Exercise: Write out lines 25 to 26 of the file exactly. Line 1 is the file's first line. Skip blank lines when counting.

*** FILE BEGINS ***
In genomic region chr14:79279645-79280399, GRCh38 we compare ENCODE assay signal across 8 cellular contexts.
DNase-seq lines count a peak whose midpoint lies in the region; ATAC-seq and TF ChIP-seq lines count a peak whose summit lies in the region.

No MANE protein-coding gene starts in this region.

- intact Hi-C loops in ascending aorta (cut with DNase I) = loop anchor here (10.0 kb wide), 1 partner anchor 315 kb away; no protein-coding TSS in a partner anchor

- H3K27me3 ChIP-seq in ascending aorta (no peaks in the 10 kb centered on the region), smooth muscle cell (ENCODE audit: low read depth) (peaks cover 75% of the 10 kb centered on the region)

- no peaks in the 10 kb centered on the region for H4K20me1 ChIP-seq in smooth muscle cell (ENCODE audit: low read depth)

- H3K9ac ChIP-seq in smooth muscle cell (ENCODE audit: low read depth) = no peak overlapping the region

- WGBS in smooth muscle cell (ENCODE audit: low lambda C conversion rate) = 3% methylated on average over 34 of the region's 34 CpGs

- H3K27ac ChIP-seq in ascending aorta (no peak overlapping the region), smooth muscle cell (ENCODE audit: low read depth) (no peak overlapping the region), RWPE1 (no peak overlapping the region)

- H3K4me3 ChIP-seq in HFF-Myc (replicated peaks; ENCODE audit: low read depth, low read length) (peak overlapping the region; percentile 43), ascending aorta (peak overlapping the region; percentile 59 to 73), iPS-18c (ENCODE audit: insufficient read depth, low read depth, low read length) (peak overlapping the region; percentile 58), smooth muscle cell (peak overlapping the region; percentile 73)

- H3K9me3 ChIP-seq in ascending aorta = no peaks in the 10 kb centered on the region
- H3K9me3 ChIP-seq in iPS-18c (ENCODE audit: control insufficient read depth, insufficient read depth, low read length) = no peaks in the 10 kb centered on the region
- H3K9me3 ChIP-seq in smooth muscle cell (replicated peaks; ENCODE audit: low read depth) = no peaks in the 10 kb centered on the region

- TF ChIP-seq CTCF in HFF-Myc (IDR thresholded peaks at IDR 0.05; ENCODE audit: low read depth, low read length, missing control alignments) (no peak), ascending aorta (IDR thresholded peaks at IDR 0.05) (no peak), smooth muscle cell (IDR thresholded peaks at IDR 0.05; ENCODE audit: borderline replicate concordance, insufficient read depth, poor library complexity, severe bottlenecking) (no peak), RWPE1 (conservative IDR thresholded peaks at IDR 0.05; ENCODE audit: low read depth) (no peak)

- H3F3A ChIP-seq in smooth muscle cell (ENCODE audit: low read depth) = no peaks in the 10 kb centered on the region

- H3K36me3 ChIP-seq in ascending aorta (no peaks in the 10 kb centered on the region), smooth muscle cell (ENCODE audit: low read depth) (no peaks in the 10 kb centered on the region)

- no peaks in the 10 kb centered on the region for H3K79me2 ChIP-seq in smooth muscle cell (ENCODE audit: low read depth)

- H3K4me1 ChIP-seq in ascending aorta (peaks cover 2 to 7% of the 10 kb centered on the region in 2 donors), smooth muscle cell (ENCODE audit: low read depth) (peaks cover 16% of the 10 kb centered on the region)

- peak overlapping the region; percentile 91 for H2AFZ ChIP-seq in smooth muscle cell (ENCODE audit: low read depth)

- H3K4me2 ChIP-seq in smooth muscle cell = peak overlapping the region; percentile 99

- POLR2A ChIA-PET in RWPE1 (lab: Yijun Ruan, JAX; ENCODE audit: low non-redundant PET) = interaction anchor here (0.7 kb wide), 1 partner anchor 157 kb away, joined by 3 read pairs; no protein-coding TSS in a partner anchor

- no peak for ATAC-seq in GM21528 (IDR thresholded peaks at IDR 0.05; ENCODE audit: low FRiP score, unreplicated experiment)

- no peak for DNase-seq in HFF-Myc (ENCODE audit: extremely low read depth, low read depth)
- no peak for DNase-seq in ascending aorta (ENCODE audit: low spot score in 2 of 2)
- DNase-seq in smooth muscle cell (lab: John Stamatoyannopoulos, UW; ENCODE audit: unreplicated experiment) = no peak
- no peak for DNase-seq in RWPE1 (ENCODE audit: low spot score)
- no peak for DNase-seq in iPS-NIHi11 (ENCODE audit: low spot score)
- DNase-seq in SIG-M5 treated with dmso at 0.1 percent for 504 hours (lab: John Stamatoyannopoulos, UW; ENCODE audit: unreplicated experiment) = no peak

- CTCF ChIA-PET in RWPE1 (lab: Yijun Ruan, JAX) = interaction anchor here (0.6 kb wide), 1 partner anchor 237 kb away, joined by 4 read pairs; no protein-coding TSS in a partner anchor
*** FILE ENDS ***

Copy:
- DNase-seq in smooth muscle cell (lab: John Stamatoyannopoulos, UW; ENCODE audit: unreplicated experiment) = no peak
- no peak for DNase-seq in RWPE1 (ENCODE audit: low spot score)